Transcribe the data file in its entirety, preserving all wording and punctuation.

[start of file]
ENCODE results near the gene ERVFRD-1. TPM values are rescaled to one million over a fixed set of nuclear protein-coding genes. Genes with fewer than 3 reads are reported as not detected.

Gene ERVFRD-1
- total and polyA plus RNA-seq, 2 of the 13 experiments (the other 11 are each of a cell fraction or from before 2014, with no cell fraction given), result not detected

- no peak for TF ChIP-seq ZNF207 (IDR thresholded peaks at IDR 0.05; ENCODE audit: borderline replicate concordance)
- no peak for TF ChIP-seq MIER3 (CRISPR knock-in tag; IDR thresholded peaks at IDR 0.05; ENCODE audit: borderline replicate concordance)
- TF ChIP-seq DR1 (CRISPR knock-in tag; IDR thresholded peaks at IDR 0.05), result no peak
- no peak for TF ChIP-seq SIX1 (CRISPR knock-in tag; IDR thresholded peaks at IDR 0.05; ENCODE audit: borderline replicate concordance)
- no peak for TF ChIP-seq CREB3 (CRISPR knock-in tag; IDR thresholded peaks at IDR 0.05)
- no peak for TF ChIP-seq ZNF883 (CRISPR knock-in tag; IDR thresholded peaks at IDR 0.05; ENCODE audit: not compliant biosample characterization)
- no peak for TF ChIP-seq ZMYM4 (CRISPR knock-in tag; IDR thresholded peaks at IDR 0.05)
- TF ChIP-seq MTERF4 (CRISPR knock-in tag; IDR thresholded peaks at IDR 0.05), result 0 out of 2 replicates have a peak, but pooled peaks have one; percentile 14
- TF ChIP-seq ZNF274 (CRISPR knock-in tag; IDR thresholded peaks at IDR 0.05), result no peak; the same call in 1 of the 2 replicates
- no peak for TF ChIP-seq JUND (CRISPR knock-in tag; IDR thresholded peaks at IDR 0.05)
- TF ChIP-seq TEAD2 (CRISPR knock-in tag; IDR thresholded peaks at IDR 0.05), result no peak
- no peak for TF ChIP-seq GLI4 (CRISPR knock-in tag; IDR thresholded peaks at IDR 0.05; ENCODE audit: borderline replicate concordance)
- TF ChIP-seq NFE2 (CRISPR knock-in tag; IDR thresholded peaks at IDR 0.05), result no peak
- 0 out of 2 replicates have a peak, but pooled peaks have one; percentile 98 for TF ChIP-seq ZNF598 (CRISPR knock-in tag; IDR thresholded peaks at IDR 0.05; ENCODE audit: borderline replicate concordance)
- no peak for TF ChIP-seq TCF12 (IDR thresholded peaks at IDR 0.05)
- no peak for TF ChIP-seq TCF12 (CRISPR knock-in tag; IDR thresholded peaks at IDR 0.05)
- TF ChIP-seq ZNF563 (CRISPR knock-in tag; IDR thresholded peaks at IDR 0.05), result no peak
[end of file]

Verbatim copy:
ENCODE results near the gene ERVFRD-1. TPM values are rescaled to one million over a fixed set of nuclear protein-coding genes. Genes with fewer than 3 reads are reported as not detected.

Gene ERVFRD-1
- total and polyA plus RNA-seq, 2 of the 13 experiments (the other 11 are each of a cell fraction or from before 2014, with no cell fraction given), result not detected

- no peak for TF ChIP-seq ZNF207 (IDR thresholded peaks at IDR 0.05; ENCODE audit: borderline replicate concordance)
- no peak for TF ChIP-seq MIER3 (CRISPR knock-in tag; IDR thresholded peaks at IDR 0.05; ENCODE audit: borderline replicate concordance)
- TF ChIP-seq DR1 (CRISPR knock-in tag; IDR thresholded peaks at IDR 0.05), result no peak
- no peak for TF ChIP-seq SIX1 (CRISPR knock-in tag; IDR thresholded peaks at IDR 0.05; ENCODE audit: borderline replicate concordance)
- no peak for TF ChIP-seq CREB3 (CRISPR knock-in tag; IDR thresholded peaks at IDR 0.05)
- no peak for TF ChIP-seq ZNF883 (CRISPR knock-in tag; IDR thresholded peaks at IDR 0.05; ENCODE audit: not compliant biosample characterization)
- no peak for TF ChIP-seq ZMYM4 (CRISPR knock-in tag; IDR thresholded peaks at IDR 0.05)
- TF ChIP-seq MTERF4 (CRISPR knock-in tag; IDR thresholded peaks at IDR 0.05), result 0 out of 2 replicates have a peak, but pooled peaks have one; percentile 14
- TF ChIP-seq ZNF274 (CRISPR knock-in tag; IDR thresholded peaks at IDR 0.05), result no peak; the same call in 1 of the 2 replicates
- no peak for TF ChIP-seq JUND (CRISPR knock-in tag; IDR thresholded peaks at IDR 0.05)
- TF ChIP-seq TEAD2 (CRISPR knock-in tag; IDR thresholded peaks at IDR 0.05), result no peak
- no peak for TF ChIP-seq GLI4 (CRISPR knock-in tag; IDR thresholded peaks at IDR 0.05; ENCODE audit: borderline replicate concordance)
- TF ChIP-seq NFE2 (CRISPR knock-in tag; IDR thresholded peaks at IDR 0.05), result no peak
- 0 out of 2 replicates have a peak, but pooled peaks have one; percentile 98 for TF ChIP-seq ZNF598 (CRISPR knock-in tag; IDR thresholded peaks at IDR 0.05; ENCODE audit: borderline replicate concordance)
- no peak for TF ChIP-seq TCF12 (IDR thresholded peaks at IDR 0.05)
- no peak for TF ChIP-seq TCF12 (CRISPR knock-in tag; IDR thresholded peaks at IDR 0.05)
- TF ChIP-seq ZNF563 (CRISPR knock-in tag; IDR thresholded peaks at IDR 0.05), result no peak